My mother did not want to leave Kyiv and stayed. Kyiv is being bombed, but everything seems to be calm in her area. Every morning I check what's going on there and feel ashamed and relieved that I got into some other house.
I overslept beginning of the war, to be honest. We agreed with a friend to meet on Thursday the 24th at a coffee shop and work from there. And in the morning I received a message from him that, apparently, the plans have changed. I didn’t immediately understand what had happened. I went to watch the news, and there was a war. And shock. Now we joke that Thursday was stolen from us.
Not so long ago I quit, so I was looking for a new job. I had two interviews scheduled for that day, and then there was an appointment for a massage. It’s so funny now to remember how I thought until the last, maybe nothing will be canceled and the day will still go as planned?
And then the correspondence and phone calls began. News from everywhere. I don’t remember the first day. Then I taped the windows and in the evening hung them with a blanket and a blanket. I didn’t have any normal shelters near my house, so I slept in the shower for two nights (I don’t have a bath). I threw blankets there and slept in a ball. Sirens weren’t screaming in my neighborhood then, but it was still very scary.
This went on for a couple of days, and then a friend took me along with the cats to a village in the Kyiv region, clearly between Bucha and Vasilkov. Every day I woke up, went about my business, and fell asleep to the sounds of explosions and fighter jets flying back and forth. At some point, I started dreaming about them, or did I just hear them through a dream?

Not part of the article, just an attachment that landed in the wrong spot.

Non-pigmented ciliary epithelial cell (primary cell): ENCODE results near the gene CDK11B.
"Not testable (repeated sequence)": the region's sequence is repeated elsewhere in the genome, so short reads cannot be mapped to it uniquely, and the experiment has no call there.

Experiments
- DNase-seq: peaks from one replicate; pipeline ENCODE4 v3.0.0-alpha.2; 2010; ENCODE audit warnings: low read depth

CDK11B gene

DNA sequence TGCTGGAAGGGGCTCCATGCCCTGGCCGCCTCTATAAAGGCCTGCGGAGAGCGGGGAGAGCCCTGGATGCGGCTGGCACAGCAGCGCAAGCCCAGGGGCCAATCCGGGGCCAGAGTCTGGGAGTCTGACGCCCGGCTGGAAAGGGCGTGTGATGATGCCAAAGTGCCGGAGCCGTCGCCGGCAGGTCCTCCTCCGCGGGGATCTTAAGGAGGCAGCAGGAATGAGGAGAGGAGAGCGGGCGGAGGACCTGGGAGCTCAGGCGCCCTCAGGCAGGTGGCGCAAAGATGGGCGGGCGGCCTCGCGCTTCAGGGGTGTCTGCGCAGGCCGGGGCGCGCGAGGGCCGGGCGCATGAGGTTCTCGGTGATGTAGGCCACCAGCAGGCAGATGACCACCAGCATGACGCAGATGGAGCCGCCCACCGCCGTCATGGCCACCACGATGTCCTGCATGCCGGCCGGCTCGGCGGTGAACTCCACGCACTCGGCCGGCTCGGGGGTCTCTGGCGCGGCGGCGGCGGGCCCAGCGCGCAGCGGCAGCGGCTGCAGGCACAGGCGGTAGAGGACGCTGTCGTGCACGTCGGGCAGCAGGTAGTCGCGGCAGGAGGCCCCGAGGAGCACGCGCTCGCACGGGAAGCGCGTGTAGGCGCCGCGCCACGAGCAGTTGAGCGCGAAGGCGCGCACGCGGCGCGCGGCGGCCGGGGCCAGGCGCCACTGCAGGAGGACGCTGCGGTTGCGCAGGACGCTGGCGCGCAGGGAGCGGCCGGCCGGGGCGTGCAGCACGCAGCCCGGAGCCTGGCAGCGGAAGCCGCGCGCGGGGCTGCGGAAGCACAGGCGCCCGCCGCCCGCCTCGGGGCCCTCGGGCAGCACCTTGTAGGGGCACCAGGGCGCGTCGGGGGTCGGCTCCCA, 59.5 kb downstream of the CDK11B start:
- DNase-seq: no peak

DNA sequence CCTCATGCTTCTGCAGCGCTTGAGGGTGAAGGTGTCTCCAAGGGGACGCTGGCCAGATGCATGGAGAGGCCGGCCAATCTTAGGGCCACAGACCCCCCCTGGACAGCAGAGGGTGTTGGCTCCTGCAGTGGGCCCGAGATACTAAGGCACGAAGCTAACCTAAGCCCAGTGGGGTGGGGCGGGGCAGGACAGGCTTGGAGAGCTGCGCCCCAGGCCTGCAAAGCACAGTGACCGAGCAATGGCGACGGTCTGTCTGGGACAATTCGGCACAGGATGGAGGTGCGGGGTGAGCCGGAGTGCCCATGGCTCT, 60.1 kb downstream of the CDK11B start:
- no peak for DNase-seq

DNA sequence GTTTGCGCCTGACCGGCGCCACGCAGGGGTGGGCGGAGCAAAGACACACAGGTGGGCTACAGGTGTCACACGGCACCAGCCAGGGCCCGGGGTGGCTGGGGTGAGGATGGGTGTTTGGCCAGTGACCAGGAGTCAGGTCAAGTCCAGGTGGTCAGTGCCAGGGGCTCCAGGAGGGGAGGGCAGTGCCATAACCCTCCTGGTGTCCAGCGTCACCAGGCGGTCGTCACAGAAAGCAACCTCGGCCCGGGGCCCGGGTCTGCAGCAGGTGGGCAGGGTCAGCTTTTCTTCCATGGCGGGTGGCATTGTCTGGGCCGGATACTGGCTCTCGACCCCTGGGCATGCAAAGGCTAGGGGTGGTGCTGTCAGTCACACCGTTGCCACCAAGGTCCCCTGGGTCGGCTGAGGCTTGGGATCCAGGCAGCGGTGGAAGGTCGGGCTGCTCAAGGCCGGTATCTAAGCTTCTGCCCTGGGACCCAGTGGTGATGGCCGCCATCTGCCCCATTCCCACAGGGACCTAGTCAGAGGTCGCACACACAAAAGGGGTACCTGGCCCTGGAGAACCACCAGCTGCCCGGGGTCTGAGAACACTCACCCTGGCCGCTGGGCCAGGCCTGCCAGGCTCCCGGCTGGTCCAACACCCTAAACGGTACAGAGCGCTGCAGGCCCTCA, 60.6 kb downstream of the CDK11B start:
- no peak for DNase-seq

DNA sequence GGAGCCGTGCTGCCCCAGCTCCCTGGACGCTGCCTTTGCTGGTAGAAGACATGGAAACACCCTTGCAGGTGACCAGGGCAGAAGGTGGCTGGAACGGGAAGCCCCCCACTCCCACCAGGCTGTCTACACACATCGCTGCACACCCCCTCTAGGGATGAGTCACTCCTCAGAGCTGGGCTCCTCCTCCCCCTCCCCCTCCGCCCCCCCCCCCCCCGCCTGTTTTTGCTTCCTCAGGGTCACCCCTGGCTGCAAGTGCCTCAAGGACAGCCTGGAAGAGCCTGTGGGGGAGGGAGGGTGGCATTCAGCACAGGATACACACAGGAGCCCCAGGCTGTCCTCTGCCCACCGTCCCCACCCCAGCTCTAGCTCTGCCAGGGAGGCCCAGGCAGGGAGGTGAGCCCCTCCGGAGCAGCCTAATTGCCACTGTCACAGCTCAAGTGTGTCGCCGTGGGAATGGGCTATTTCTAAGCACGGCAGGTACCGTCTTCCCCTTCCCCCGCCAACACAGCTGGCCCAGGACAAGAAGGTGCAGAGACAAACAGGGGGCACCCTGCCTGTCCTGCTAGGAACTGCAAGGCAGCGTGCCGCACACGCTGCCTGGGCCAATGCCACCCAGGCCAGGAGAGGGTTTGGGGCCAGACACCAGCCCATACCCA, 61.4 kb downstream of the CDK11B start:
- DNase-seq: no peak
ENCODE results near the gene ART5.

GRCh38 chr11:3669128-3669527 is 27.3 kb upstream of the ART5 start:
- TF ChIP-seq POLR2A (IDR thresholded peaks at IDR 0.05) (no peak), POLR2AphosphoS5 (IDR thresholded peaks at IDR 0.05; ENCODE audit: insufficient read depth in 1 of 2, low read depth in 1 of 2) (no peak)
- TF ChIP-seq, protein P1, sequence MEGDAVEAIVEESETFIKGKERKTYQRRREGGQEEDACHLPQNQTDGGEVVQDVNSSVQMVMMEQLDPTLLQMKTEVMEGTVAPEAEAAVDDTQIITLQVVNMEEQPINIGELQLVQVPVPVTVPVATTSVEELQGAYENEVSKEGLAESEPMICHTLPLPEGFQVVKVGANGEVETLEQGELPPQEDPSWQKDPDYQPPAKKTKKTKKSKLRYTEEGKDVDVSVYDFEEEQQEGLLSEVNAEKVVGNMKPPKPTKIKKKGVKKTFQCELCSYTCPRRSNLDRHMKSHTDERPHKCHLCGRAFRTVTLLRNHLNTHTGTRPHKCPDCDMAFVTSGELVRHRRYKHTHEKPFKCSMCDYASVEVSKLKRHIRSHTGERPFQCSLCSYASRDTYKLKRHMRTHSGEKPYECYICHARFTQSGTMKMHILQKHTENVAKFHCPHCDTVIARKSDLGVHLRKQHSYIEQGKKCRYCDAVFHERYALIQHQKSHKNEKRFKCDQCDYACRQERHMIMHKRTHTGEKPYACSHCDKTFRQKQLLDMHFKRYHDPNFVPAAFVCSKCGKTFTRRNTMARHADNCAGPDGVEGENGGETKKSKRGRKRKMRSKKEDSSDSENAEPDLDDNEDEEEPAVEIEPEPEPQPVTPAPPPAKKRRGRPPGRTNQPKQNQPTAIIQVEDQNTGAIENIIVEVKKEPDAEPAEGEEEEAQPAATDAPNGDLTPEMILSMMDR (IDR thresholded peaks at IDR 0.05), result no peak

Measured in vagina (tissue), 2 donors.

After one of the nights when the shelling was particularly intense and it became as bright as day at night, we decided to leave. In the morning I read in the news that rocket fragments fell on a nearby site. It became clear that the security here is imaginary.
Now I am in Ivano-Frankivsk, which is in the west of Ukraine. Everything is calmer here, and the air sirens do not scream every hour, as in Kyiv. We were sheltered by a friend’s relatives. I understand how lucky I am because I have a separate room, hot water, and shops nearby that are full of food. But the first couple of days here I was twitching from any loud sound or a passing car. My mother did not want to leave Kyiv and stayed. Kyiv is being bombed, but everything seems to be calm in her area. Every morning I check what’s going on there and feel ashamed and relieved that I got into some other house.
I was born and lived in Kyiv for all my 29 years. Despite the fact that I feel completely Ukrainian, Russian has always been my main language, I used it to communicate with my loved ones, read books, watched movies. Even when all these events began in the east of my country in 2014, it did not affect my attitude towards the Russian population in any way, there are bad and good people everywhere.
That’s probably changed now. This does not mean that good people in Russia have disappeared, no. But there is this feeling that they have allowed it all. I still don’t hate. But I don’t want to protect anyone anymore